[00:39:30] Eddie Robinson: While at Howard University, He was most likely shoulder to shoulder with our first guest, Joan Mulholland, as he, too, was a civil rights activist who participated in demonstrations during the Civil Rights Movement. He also worked as a teacher of former plantation workers in Freedom City, Mississippi, and worked for racial justice for the Raleigh Community Relations Commission and the city’s area urban ministry program in North Carolina.
[00:39:57] Eddie Robinson: Immediately, I said, Todd, ask your dad to be a guest on our show. And so here we are, I SEE U welcomes Mac Hulslander to the show. Sir, thank you enormously for being a guest on I SEE U with Eddie Robinson.
[00:40:13] Mac Huslander: My pleasure.
[00:40:14] Eddie Robinson: And first things first. Why Howard University? I mean, what led you to this decision of attending an Historically Black College back in the early sixties, especially, especially while the civil rights oven was just about to erupt like a charged volcano back in those days?
[00:40:36] Mac Huslander: Well, I really attribute a lot of this to my sociology professor who, uh, after a class one day took me aside and he said, Um, Mac, I’m, I’m working on setting up an exchange program with Howard University and Drew, and I think you might be, uh, interested in going to Howard on this program. And before I knew it, I was headed to Howard with three other classmates.
[00:41:02] Eddie Robinson: Drew University is where, where’s that located?
[00:41:05] Mac Huslander: That’s in Madison, New Jersey. About 24 miles out of New York.
[00:41:09] Eddie Robinson: That’s awesome. And then you attended Howard. What year would you remember?
[00:41:14] Mac Huslander: Um, I was there the spring semester of 1960. What was always so amazing to me was that I was so readily accepted at Howard.
[00:41:27] Mac Huslander: And I think part of that acceptance had to do with the fact that I was kind of a novelty on campus, maybe? I mean, there were just so many experiences, uh, during that time at Howard that, uh, opened my eyes to a lot and really catapulted me into a whole career. Uh, related to working in the area of racism and race relations.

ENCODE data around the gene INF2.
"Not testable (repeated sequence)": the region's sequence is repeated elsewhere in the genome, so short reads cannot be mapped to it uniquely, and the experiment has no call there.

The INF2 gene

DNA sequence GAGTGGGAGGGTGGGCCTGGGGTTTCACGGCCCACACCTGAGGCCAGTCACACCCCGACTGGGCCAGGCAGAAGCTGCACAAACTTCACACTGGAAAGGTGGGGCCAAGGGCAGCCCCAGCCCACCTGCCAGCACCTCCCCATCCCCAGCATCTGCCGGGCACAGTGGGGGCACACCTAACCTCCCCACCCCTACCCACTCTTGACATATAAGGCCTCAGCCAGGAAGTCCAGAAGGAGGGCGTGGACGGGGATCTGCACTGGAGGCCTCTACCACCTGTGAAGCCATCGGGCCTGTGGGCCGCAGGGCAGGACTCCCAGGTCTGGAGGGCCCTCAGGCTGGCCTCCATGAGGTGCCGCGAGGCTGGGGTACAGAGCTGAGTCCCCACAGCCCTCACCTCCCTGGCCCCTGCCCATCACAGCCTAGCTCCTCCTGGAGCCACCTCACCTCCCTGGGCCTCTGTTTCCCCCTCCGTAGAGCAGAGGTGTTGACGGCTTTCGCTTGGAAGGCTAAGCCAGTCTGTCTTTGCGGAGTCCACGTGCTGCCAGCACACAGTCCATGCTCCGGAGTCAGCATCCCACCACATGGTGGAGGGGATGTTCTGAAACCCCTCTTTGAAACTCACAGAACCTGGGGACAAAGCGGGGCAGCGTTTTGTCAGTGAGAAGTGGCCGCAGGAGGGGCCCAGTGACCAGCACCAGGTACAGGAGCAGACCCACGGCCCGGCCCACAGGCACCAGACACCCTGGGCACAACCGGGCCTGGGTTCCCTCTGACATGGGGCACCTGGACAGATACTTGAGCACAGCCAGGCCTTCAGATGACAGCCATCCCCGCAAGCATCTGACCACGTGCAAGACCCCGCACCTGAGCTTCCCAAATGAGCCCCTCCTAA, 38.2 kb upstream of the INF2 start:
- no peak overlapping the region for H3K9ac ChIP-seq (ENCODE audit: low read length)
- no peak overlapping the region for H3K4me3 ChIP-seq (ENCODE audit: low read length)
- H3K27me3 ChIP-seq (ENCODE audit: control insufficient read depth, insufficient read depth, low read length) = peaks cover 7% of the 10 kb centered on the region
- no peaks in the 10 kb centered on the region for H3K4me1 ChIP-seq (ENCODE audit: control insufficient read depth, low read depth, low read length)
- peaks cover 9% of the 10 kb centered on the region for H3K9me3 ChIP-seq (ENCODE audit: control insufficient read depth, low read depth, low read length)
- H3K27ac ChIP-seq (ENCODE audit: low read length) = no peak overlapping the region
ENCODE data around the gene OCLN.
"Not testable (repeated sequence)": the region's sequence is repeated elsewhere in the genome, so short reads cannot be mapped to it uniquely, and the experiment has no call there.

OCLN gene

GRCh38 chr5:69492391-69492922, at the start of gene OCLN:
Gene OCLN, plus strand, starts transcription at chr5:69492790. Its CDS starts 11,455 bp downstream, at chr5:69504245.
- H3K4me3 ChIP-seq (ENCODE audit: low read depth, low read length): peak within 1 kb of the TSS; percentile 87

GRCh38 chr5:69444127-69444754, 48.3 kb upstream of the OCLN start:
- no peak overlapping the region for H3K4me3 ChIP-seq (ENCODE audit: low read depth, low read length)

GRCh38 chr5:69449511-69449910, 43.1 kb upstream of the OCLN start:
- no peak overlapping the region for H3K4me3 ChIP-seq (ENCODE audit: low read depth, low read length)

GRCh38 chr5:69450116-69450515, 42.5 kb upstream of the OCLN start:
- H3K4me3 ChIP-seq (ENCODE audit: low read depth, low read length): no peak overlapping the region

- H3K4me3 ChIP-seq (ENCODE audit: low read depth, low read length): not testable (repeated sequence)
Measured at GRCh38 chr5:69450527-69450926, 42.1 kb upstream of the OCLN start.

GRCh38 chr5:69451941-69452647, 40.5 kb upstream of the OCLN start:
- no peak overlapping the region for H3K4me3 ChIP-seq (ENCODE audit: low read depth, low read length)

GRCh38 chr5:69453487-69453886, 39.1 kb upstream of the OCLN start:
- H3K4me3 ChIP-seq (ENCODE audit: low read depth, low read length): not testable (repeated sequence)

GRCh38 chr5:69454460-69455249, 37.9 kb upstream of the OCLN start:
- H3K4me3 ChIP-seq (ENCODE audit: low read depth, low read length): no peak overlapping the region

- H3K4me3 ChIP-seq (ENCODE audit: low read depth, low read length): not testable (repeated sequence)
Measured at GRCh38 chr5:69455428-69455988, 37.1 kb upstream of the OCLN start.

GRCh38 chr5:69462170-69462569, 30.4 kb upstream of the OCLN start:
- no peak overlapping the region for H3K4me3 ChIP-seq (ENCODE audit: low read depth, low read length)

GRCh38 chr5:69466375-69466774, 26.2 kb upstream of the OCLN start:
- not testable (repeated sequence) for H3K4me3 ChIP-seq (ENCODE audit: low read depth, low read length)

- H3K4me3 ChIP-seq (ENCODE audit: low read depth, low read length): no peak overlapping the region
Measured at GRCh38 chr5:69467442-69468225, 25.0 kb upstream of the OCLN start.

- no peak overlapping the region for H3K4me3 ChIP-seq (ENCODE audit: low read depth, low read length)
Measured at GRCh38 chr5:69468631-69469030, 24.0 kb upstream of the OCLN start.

[00:41:49] Eddie Robinson: Could you remember or share with us some of those moments that sort of astounded you or at least maybe like shocked or surprised your system to say, you know what? Something really needs to take place. This is not right.
[00:42:02] Mac Huslander: Well, the guy next door to me was from Monrovia, Liberia. And at that time, the local movie theater was segregated. His name was Jim Cox. Jim had no trouble going to the theater, and I said, Why is that? Well, he was African, and that was a big difference. The theater would, would allow him as a, a very Black African to, to enter the theater. But if you were a local resident, you couldn’t. I mean, you could be in a segregated section.
[00:42:44] Mac Huslander: And that was a real new learning experience for me too, to realize Black Africans were seen quite differently than Black Americans and Black citizens. So that was one of those early learnings.
[00:43:02] Mac Huslander: And one of the few experiences I’ve had in my life of kind of losing track of my racial identity, so to say.
[00:43:11] Mac Huslander: Was, I was dating a Trinidadian woman that, I don’t know how I ever got the nerve to ask her, but I saw her singing in the Howard Choir and I told my buddy, I’m gonna date this woman. Uh oh. And that’s not like me. But I, I caught her going out after rehearsal, I think it was. And we started dating. And one time I was going to the women’s dorm to pick her up, and when I entered the dorm, the whole lobby was just crammed full of guys there picking up their dates.
[00:43:51] Mac Huslander: And I thought, oh my gosh, Margaret’s never going to see me in this crowd. So there was like a landing going up to the next floor. And I went up the steps and stood on the landing. And of course, no sooner had I done that, when I realized how stupid that was, she could have picked me out in that crowd so easily.
[00:44:13] Mac Huslander: But I, it was, for me, that was just a great experience because it was so refreshing to finally kind of lose that sense of otherness. And be part of the student body, I guess you could say.
[00:44:29] Eddie Robinson: Sounds like it. That’s a huge transformation. I mean, I’m wondering about, even now, fast forward to what’s going on with this critical race theory component.
[00:44:41] Eddie Robinson: I mean, here in Texas, lawmakers have already decided. to not teach this academic concept of critical race theory in classrooms. There’s even confusion as to what it really means, or is there confusion? Really? Perhaps that in and of itself is working as a smokescreen to further cast doubt and uncertainty as to what CRT consists of, but as a result of you being a teacher and doing what you were doing out in Freedom City.
[00:45:10] Eddie Robinson: And from what I gather, I think that area near Greenville is not too far from where Emmett Till was murdered back in the mid 50s.
[00:45:18] Mac Huslander: That’s exactly right.
[00:45:19] Eddie Robinson: But um, what have you come to know in and of itself of what critical race theory is and if it’s being avoided, is that something that should be of a concern?